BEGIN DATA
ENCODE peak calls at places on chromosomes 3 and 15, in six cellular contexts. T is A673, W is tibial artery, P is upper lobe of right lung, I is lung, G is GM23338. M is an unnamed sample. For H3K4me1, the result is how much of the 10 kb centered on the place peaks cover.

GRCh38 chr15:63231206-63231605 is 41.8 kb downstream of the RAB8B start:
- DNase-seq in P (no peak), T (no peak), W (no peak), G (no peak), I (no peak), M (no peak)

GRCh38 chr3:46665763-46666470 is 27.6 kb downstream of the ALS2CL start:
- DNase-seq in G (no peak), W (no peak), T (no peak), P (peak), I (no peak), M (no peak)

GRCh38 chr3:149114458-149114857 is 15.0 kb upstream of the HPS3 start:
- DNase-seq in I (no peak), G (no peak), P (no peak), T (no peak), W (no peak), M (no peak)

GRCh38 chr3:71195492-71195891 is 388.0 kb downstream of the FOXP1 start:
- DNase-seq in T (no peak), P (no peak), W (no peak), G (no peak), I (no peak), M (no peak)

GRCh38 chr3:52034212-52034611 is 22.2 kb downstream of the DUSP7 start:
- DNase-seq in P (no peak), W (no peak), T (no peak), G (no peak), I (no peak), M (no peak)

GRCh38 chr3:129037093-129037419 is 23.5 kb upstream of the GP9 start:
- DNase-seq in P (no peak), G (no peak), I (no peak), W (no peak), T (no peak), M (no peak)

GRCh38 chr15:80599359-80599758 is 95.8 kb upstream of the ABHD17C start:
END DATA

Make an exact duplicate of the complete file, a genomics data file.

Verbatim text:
ENCODE peak calls at places on chromosomes 3 and 15, in six cellular contexts. T is A673, W is tibial artery, P is upper lobe of right lung, I is lung, G is GM23338. M is an unnamed sample. For H3K4me1, the result is how much of the 10 kb centered on the place peaks cover.

GRCh38 chr15:63231206-63231605 is 41.8 kb downstream of the RAB8B start:
- DNase-seq in P (no peak), T (no peak), W (no peak), G (no peak), I (no peak), M (no peak)

GRCh38 chr3:46665763-46666470 is 27.6 kb downstream of the ALS2CL start:
- DNase-seq in G (no peak), W (no peak), T (no peak), P (peak), I (no peak), M (no peak)

GRCh38 chr3:149114458-149114857 is 15.0 kb upstream of the HPS3 start:
- DNase-seq in I (no peak), G (no peak), P (no peak), T (no peak), W (no peak), M (no peak)

GRCh38 chr3:71195492-71195891 is 388.0 kb downstream of the FOXP1 start:
- DNase-seq in T (no peak), P (no peak), W (no peak), G (no peak), I (no peak), M (no peak)

GRCh38 chr3:52034212-52034611 is 22.2 kb downstream of the DUSP7 start:
- DNase-seq in P (no peak), W (no peak), T (no peak), G (no peak), I (no peak), M (no peak)

GRCh38 chr3:129037093-129037419 is 23.5 kb upstream of the GP9 start:
- DNase-seq in P (no peak), G (no peak), I (no peak), W (no peak), T (no peak), M (no peak)

GRCh38 chr15:80599359-80599758 is 95.8 kb upstream of the ABHD17C start: